Journal of Cardiovascular Magnetic Resonance 07/2014; 16(1):47. DOI:10.1186/1532-429X-16-47 · 4.56 Impact Factor
"Dilatation of the right ventricle is a nonspecific but common finding of ARVC/D (Fig. 2). In a study by Tandri et al.24) the patients who met the 1994 Task Force criteria for diagnosis of ARVC/D showed a linear correlation between the duration of symptoms and right ventricular end diastolic volume index. Disproportionate dilatation of the right ventricular outflow tract is often seen but is a subjective finding. "
[Show abstract][Hide abstract] ABSTRACT: Arrhythmogenic right ventricular cardiomyopathy/dysplasia (ARVC/D) is a genetically determined disease that progresses continuously from conception and throughout life. ARVC/D manifests predominantly in young adulthood. Early identification of the concealed cases in childhood is of utmost importance for the prevention of sudden cardiac death later in life. Magnetic resonance imaging (MRI) is routinely requested in patients with a confirmed or suspected diagnosis of ARVC/D and in family members of the patients with ARVC/D. Although the utility of MRI in the assessment of ARVC/D is well recognized in adults, MRI is a low-yield test in children as the anatomical, histological, and functional changes are frequently subtle or not present in the early phase of the disease. MRI findings of ARVC/D include morphologic changes such as right ventricular dilatation, wall thinning, and aneurismal outpouchings, as well as abnormal tissue characteristics such as myocardial fibrosis and fatty infiltration, and functional abnormalities such as global ventricular dysfunction and regional wall motion abnormalities. Among these findings, regional wall motion abnormalities are the most reliable MRI findings both in children and adults, while myocardial fibrosis and fat infiltration are rarely seen in children. Therefore, an MRI protocol should be tailored according to the patient's age and compliance, as well as the presence of other findings, instead of using the protocol that is used for adults. We propose that MRI in children with ARVC/D should focus on the detection of regional wall motion abnormalities and global ventricular function by using a cine imaging sequence and that the sequences for myocardial fat and late gadolinium enhancement of the myocardium are reserved for those who show abnormal findings at cine imaging. Importantly, MRI should be performed and interpreted by experienced examiners to reduce the number of false positive and false negative readings.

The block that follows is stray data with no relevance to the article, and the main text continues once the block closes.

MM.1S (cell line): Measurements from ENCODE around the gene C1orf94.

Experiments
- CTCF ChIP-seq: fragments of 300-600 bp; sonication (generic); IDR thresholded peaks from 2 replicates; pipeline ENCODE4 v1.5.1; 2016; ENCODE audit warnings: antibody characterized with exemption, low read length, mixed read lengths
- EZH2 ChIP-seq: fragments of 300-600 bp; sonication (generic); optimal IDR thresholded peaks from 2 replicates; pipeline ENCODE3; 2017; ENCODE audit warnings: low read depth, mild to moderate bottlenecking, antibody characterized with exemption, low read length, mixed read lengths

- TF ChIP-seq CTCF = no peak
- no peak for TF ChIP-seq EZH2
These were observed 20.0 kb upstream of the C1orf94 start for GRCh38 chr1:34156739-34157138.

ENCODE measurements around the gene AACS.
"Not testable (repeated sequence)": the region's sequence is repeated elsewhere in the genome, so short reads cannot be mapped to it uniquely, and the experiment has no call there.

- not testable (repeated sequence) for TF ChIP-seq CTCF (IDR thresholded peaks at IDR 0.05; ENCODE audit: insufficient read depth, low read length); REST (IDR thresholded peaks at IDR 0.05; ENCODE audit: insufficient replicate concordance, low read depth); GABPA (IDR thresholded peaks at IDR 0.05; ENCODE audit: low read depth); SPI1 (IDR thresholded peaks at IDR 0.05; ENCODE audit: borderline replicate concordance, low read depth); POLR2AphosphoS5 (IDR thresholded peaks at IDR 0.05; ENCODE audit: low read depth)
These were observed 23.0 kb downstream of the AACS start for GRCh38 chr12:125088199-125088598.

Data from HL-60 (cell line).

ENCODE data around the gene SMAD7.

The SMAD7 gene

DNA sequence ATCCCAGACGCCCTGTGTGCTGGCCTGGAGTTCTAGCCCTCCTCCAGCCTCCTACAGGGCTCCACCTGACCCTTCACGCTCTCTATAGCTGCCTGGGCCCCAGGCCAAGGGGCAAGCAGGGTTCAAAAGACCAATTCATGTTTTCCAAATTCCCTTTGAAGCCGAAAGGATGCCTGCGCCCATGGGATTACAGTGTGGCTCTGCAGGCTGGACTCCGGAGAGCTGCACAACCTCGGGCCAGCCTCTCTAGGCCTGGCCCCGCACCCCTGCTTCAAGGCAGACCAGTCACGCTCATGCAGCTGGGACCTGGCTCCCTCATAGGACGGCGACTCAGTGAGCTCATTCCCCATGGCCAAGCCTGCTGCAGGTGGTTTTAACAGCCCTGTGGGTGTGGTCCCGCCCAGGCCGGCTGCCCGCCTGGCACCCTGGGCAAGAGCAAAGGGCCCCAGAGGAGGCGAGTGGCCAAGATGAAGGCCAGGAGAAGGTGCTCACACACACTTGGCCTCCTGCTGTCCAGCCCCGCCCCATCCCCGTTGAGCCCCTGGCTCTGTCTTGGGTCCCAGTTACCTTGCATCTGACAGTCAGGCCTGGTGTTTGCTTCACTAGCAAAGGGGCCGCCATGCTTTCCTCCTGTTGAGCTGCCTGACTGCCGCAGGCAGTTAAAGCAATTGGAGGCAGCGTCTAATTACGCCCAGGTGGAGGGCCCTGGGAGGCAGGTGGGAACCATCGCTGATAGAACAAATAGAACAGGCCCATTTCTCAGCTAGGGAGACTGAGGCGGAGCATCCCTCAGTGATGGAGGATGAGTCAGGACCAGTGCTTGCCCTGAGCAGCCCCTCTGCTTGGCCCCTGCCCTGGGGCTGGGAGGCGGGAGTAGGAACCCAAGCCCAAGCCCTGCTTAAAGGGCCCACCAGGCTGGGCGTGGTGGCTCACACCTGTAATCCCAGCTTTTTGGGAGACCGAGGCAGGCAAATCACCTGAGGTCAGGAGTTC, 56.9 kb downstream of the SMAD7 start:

Korean Circulation Journal 08/2010; 40(8):357-67. DOI:10.4070/kcj.2010.40.8.357 · 0.75 Impact Factor
"Morphologic and functional abnormalities are found most commonly in the "triangle of dysplasia" . Tandri et al systemically described qualitative and quantitative CMR findings in patients meeting Task Force criteria for the diagnosis of ARVD using state-of-the-art CMR . Intra-myocardial fat was noted in a high percentage (75%) of patients who met the Task Force criteria for ARVD, more commonly in the basal regions (RV inflow and outflow) and lateral apex. "
[Show abstract][Hide abstract] ABSTRACT: Arrhythmogenic right ventricular dysplasia (ARVD) is a genetic cardiomyopathy characterized clinically by ventricular arrhythmias and progressive right ventricular (RV) dysfunction. The histopathologic hallmark is fibro-fatty replacement of RV myocardium. It is inherited in an autosomal pattern with variable penetrance. ARVD is unique in that it most commonly presents in young, otherwise healthy and highly athletic individuals. The cause of ARVD is not well-known but recent evidence suggests strongly that it is a disease of desmosomal dysfunction. The disease involvement is not limited only to the RV as left ventricle (LV) has also been reportedly affected. Diagnosis of ARVD is challenging and is currently based upon a multi-disciplinary work-up of the patient as defined by the Task Force. Currently, implanted cardioverter defibrillators (ICD) are routinely used to prevent sudden death in patients with ARVD. Cardiovascular MR is an important non-invasive diagnostic modality that allows both qualitative and quantitative evaluation of RV. This article reviews the genetics of ARVD, current status and role of CMR in the diagnosis of ARVD and LV involvement in ARVD.
Journal of Cardiovascular Magnetic Resonance 07/2008; 10(1):32. DOI:10.1186/1532-429X-10-32 · 4.56 Impact Factor